Communication among humans is always imperfect — something always falls through the
cracks. You may hold meetings, write memos, report regularly on your work progress, and
something will still get lost — a broken link in the chain of communication, or just a tiny
gap. But, undeniably, inevitably, something will always get lost in the process.
Every time we talk or listen, there are things that get in the way of clear communication,
interfering in the process of the receiver getting the message from the sender, i.e.,
interference, selective perception, information overload, emotional disconnect, subjective
filters, and source credibility.
I'll talk now about some common sources of interference, other than the obvious
physical ones, such as background noise, room temperature, tiredness and so on, since
physical barriers to effective communication are usually the easiest to overcome.
Selective Perception is the tendency to either under-notice or over-focus on
information that causes emotional discomfort or contradicts our own beliefs, which is a form
of perceptual defense. Selective perception can also introduce bias into the communication
process, since people are more sensitive to things that are significant to them.
Information Overload. We have all been in situations when we felt that
too much information was coming at us, feeling overwhelmed and even unable to retain
any information at all. Sometimes it is not just the quantity, but the type of communication
that can be overwhelming. Information that is new to the receiver or too complex can cause
overload or saturation. To prevent that, the sender should break up the message into more
understandable bits or steps, reducing the amount of information to be absorbed at a time.
Emotional Disconnects. Most parents know how frustrating it is to try to have a
rational conversation with an angry teenager. It's a moment of emotional disconnection.
They're just not available for listening. Adults too, experience emotional disconnects that
affect the chance of successful communication. For example, when a person is feeling
stressed or anxious, an expressed concern is more likely to be misinterpreted as criticism.
Also, criticism intended to be constructive may be perceived as a personal attack by an
employee in a highly emotional state.
Subjective filtering. Our personal experiences color the way we view the world and
how we communicate. Each one of us has a particular set of filters based on our experiences
and values. The more similar people are in lifestyle, experience, culture, and language, the
more similar their mental filters are likely to be, and the less distortion will occur;
and vice versa: the more different lifestyles, culture and so on, the more confusion will
intrude their communication.
Source credibility. When we are trying to communicate, the validity of the message
received is unconsciously associated with its source — the sender — or rather, how credible
the sender is perceived to be. If the receiver doesn't trust the sender, they will view the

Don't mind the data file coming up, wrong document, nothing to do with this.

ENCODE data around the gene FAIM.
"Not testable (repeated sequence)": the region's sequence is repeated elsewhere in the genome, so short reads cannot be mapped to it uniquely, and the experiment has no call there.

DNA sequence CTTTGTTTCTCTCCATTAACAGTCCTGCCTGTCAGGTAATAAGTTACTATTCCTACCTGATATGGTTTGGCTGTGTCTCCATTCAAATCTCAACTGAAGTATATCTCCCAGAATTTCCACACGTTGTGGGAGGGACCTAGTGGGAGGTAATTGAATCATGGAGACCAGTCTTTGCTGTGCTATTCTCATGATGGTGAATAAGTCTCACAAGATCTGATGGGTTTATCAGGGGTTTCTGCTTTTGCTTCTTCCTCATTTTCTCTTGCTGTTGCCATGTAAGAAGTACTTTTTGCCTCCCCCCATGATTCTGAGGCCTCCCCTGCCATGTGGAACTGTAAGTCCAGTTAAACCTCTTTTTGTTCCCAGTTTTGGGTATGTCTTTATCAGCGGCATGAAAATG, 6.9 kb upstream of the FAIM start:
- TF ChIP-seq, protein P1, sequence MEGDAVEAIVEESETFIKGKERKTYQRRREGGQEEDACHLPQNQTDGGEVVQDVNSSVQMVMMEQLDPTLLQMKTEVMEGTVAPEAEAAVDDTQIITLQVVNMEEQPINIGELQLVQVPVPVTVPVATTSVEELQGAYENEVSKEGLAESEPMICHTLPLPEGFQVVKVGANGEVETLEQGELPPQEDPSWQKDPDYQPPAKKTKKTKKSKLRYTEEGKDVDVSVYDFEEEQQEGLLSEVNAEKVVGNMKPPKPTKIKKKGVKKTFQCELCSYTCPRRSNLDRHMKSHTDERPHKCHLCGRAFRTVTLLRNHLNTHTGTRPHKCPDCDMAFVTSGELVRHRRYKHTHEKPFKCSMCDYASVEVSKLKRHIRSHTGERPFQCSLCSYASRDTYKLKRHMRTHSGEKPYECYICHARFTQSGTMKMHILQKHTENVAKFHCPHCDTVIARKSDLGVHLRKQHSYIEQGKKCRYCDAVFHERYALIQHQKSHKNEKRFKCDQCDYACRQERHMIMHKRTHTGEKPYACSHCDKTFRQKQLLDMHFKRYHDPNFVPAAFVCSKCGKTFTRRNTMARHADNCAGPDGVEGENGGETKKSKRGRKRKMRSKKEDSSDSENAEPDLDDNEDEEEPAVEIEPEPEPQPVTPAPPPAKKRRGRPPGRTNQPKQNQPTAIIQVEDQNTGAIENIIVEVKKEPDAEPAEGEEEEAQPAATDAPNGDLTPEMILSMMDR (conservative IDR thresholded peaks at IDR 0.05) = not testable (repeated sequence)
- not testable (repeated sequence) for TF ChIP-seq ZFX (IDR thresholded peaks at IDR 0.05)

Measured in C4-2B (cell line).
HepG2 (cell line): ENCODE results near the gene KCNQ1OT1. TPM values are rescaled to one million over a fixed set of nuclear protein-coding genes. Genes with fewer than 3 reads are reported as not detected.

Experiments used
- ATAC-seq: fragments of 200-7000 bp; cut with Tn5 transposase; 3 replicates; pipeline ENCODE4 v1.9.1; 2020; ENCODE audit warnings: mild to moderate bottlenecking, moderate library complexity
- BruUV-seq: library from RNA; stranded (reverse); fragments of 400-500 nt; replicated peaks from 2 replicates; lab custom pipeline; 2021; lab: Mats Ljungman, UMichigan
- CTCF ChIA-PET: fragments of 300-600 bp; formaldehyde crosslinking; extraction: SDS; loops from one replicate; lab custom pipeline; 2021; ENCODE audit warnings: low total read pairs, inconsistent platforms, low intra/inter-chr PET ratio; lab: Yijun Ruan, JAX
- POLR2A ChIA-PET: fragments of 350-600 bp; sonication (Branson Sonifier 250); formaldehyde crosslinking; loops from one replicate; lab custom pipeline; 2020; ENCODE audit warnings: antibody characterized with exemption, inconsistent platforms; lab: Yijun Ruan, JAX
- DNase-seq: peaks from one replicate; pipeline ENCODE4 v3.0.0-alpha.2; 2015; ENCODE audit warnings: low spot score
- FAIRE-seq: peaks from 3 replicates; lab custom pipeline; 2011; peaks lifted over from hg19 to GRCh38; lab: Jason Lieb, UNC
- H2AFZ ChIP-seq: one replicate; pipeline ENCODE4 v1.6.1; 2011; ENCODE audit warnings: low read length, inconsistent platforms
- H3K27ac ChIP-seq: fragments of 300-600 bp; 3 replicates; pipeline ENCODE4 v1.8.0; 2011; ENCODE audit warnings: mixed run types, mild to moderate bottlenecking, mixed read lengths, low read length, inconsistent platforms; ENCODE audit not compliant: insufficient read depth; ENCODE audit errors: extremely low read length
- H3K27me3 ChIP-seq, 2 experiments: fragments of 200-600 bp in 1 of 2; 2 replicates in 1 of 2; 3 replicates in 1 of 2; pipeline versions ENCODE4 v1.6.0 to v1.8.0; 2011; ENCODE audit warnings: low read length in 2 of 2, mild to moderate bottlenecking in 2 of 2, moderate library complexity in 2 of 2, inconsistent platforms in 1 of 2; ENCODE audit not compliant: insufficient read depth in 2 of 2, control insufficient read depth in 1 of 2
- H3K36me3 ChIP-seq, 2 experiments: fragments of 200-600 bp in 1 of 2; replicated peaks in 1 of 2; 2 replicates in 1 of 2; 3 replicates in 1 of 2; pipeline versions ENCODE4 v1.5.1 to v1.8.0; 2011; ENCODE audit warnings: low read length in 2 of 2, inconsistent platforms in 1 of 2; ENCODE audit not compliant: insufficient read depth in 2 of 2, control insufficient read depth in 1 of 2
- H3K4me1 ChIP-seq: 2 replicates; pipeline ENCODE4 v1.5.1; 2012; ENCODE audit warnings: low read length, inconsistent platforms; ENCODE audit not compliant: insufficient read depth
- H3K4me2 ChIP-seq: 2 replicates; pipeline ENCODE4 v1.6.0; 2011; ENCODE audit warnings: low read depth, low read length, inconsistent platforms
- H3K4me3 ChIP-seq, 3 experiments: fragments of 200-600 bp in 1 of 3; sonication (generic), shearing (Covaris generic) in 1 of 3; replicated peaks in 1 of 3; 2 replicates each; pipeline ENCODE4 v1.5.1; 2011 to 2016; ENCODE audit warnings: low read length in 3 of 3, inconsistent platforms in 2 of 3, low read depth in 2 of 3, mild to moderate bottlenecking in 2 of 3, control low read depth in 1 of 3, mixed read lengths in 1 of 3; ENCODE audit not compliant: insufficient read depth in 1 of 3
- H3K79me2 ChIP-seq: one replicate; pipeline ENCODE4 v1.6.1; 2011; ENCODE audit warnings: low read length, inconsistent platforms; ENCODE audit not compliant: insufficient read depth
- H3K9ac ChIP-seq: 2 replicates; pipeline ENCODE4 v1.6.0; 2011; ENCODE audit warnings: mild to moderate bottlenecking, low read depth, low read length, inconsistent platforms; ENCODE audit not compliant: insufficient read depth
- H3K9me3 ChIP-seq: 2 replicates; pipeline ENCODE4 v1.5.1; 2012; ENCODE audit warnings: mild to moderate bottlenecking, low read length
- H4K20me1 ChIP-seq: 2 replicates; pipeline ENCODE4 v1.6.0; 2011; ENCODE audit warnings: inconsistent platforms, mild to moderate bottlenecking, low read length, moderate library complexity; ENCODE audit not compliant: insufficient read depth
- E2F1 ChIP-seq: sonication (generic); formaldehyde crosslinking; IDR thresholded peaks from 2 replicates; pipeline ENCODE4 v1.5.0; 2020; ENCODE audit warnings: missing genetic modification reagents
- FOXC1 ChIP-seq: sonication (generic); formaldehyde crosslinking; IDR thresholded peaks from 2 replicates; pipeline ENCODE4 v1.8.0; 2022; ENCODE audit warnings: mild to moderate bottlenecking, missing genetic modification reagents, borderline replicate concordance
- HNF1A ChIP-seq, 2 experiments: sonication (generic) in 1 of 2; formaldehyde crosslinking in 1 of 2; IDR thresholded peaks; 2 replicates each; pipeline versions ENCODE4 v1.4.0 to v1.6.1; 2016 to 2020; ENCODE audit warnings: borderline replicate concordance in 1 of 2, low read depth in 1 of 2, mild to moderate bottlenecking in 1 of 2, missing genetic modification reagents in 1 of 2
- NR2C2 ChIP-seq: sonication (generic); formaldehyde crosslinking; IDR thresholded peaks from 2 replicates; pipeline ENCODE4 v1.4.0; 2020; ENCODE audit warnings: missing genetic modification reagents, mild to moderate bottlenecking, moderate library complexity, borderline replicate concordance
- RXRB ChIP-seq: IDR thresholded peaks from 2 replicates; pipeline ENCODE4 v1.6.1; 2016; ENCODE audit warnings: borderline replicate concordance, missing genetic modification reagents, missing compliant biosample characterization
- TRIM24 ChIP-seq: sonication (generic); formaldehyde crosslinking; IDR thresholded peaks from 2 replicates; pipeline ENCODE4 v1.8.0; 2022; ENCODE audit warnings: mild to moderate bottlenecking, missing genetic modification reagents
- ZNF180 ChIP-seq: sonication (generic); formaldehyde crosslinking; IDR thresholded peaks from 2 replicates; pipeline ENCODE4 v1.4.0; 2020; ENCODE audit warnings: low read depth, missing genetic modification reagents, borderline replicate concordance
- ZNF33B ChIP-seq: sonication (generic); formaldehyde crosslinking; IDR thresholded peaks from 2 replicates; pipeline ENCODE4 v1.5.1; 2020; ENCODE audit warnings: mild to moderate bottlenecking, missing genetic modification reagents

message itself with skepticism or suspicion. On the other hand, if the sender is trustworthy,
the receiver will be more likely to believe or accept the message. In other words, the
trustworthiness of a communication is heavily influenced by the perceived credibility of the
source of that communication.
Here are some simple guidelines. I should warn you — they are simple to understand, but
sometimes not so easy to put them in practice:
Look at the speaker, make eye contact, and turn your body toward them to indicate that they
have your full attention.
Note the body language of the other person. If they are angry, frustrated, frightened, or
emotional, you will see the signs. Do not simply disregard them and assume that they are
going to be able to communicate effectively. By asking if it is a good time to talk you will
give them the opportunity to check themselves and focus on being receptive.
Don't allow yourself to prepare a response before the speaker has finished their remarks.
Let them finish and keep your mind open and free of judgment until the end.
Ask questions to verify or confirm what you heard the speaker say, and ask for clarification.
Then, wait for the speaker to confirm or to correct your understanding of their message, or
Ask questions to make sure your listeners understood your message as you intended.
To managers, active listening can be time-consuming, because it interrupts your work and it
can be emotionally demanding. But the time and energy you invest on active listening will pay
The main reason active listening has a huge impact on communication — besides preventing
misunderstandings — is that it conveys to any speaker that their opinions matter to you, which
allows them to feel more self-confident and proactive. They, in turn, will become more
emotionally involved and will also listen actively. Nothing is better for a productive work
environment than for everybody to feel at ease knowing that they are being listened to — it
makes everybody feel respected and appreciated.